Even though smell is the most direct of our senses and the 23,040 breaths we take daily drag in a universe of information — from the danger alert of a burning odor to the sweet nostalgia of an emotionally memorable scent — our olfactory powers are not even mediocre compared to a dog’s. The moist, spongy canine nose is merely the gateway into a remarkable master-machine which can detect smells in concentrations one hundred-millionth of what we humans require to smell something, and then transmute them into immensely dimensional and useful information about the world. So magnificent is the dog’s olfactory brawn — including the ability to sniff out skin, breast, bladder, and lung cancers with an astounding degree of accuracy and to literally smell fear — that to our primitive human perception it appears like nothing short of magic.
The article also included this short TED Talk but I have taken the liberty of including the paragraph that preceded the YouTube video.
Mind you, referring back to our overnight doggy incident, I did find one paragraph slightly at odds with my personal views on the subject. It was this one:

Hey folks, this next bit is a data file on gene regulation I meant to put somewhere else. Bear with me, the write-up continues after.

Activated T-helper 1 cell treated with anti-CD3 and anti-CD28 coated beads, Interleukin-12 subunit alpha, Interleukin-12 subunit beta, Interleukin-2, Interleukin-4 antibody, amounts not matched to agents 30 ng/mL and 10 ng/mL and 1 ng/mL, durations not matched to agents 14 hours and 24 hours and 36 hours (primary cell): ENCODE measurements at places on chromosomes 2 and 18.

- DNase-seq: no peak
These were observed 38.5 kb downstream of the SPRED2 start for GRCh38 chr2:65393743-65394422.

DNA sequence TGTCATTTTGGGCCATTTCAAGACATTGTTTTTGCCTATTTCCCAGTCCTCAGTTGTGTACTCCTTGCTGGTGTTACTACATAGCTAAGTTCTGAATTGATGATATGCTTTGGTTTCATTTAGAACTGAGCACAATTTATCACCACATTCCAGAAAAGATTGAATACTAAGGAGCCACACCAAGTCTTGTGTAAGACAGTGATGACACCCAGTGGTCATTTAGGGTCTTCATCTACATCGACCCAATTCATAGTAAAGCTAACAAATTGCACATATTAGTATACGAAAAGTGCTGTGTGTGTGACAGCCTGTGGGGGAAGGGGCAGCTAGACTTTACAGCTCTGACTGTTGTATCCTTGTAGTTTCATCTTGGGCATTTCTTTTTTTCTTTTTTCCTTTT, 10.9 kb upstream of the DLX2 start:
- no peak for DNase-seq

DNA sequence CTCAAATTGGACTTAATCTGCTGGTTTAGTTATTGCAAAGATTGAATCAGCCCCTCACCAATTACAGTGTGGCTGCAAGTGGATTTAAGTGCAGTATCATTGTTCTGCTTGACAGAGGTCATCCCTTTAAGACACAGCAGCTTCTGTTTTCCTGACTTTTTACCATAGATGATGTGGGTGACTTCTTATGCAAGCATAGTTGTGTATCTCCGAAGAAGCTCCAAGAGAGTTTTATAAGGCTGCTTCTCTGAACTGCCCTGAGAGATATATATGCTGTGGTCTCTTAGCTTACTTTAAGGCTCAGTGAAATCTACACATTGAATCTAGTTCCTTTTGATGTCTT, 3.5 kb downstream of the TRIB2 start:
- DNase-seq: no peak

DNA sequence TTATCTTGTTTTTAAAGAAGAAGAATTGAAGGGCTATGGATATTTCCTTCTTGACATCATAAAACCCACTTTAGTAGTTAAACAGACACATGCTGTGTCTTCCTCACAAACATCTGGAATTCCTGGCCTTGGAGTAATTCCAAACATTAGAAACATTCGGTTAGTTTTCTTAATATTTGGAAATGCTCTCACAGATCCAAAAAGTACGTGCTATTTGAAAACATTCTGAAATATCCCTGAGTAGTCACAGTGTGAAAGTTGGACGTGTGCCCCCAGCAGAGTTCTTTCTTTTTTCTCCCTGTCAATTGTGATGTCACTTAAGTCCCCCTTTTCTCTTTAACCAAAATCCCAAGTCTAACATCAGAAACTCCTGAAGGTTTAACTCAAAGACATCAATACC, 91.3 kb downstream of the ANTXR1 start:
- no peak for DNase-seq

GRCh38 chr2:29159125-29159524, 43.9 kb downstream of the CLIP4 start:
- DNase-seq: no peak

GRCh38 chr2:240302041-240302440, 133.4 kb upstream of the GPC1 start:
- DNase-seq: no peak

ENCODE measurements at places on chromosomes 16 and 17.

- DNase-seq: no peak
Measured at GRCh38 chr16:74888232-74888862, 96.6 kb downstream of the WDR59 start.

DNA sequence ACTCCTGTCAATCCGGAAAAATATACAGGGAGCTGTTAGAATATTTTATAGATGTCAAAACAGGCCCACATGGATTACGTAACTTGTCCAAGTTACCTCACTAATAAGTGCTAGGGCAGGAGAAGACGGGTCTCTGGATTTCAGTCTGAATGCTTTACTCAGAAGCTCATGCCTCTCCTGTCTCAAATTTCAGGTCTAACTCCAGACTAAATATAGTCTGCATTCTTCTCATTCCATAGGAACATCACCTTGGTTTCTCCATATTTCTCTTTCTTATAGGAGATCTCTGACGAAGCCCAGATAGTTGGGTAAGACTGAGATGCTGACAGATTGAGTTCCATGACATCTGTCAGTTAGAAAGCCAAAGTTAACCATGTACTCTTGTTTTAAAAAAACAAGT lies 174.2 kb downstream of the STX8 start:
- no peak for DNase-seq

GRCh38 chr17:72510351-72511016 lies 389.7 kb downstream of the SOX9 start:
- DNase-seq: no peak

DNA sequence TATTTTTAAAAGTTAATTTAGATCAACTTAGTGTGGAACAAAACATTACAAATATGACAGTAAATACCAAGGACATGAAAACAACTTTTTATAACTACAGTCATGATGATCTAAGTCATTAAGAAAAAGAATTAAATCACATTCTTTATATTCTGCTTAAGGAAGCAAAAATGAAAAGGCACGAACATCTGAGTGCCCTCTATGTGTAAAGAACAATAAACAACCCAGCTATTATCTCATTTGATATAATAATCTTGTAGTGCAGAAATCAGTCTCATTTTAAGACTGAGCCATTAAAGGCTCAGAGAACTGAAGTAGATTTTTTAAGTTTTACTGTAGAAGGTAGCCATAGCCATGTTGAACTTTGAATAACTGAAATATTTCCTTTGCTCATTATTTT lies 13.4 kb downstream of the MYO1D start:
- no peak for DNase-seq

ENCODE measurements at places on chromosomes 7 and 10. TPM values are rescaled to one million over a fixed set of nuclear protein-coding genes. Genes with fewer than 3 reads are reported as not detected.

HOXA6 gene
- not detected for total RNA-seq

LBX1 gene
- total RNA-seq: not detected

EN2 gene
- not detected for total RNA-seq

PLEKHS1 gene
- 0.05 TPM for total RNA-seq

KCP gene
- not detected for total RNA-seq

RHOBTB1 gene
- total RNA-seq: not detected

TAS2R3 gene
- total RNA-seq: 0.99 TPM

We humans tend not to spend a lot of time thinking about smelling. Smells are minor blips in our sensory day compared to the reams of visual information that we take in and obsess over in every moment.
I’m here to tell you that at 1am yesterday morning, my sense of smell was anything other than a minor blip!
OK, before I close, I just want to alert all you dear readers to the fact that from later today until early March my son, Alex, is visiting us. His plans are to find somewhere in Oregon to enjoy some skiing but the very mild Winter so far may put a spanner in those works.
For obvious and natural reasons, writing posts for Learning from Dogs will not be a daily high priority. So if you read a number of posts previously published in earlier times you will understand why. Thank you.